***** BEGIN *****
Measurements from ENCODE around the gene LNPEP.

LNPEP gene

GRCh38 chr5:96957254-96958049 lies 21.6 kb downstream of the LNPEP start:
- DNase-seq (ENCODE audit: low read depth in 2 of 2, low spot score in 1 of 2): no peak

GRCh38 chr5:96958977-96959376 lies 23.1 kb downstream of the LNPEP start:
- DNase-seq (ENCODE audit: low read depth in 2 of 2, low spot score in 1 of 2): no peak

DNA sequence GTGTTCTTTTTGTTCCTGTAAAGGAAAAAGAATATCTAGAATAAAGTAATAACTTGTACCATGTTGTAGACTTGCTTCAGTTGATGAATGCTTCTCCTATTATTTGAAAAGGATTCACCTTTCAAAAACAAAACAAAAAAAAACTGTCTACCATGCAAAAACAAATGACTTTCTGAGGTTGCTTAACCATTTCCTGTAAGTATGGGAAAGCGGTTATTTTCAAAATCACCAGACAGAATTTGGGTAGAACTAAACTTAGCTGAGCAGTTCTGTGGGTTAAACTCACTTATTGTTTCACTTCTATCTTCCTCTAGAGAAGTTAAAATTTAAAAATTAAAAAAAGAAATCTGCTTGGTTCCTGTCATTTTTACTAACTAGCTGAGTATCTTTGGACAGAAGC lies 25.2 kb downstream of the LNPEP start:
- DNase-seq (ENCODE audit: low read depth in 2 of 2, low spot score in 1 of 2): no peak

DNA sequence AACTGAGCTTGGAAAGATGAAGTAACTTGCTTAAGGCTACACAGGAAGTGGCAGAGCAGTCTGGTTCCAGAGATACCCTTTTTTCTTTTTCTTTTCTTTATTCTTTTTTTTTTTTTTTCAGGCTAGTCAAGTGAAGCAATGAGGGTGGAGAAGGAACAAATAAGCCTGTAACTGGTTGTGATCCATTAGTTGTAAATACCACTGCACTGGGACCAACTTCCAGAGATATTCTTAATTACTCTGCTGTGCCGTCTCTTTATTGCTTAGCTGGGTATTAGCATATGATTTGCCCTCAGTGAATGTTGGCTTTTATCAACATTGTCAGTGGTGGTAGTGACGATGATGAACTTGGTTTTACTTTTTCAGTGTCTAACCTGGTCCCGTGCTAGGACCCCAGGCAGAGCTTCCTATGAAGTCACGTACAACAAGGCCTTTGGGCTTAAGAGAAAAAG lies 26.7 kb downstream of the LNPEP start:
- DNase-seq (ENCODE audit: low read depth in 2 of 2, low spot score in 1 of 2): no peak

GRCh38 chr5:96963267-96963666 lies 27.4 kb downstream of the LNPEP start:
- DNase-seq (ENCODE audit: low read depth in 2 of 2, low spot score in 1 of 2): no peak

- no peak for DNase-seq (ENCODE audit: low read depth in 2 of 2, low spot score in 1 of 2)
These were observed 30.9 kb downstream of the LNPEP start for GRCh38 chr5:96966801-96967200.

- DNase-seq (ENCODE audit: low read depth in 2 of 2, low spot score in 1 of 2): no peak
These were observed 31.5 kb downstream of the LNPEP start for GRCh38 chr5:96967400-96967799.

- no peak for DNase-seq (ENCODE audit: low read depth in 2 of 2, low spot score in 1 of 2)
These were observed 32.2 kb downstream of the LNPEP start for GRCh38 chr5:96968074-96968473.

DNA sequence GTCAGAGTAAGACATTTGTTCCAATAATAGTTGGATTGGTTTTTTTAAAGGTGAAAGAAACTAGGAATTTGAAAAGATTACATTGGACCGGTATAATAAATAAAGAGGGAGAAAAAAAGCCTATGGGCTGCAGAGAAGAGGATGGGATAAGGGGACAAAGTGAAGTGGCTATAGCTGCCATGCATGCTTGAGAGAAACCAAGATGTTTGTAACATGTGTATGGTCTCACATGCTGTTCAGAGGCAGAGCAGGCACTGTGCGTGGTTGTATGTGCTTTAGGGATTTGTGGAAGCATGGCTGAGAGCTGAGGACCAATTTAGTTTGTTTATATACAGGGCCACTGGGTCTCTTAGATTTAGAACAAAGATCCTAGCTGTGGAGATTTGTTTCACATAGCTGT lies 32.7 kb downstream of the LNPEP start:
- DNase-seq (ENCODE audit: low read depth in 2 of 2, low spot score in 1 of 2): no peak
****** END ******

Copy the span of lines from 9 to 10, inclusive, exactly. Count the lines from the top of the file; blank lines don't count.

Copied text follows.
DNA sequence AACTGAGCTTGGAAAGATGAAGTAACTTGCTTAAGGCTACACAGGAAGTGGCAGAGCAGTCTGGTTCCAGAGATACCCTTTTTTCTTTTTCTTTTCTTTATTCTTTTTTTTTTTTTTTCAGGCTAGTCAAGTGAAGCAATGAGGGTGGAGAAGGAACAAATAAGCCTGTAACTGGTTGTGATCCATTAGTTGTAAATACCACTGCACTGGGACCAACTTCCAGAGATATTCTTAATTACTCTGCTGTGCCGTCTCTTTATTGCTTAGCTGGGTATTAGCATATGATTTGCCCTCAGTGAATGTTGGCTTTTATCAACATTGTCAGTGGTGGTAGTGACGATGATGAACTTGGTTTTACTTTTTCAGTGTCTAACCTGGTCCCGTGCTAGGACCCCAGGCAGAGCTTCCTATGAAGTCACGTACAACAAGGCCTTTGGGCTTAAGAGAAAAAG lies 26.7 kb downstream of the LNPEP start:
- DNase-seq (ENCODE audit: low read depth in 2 of 2, low spot score in 1 of 2): no peak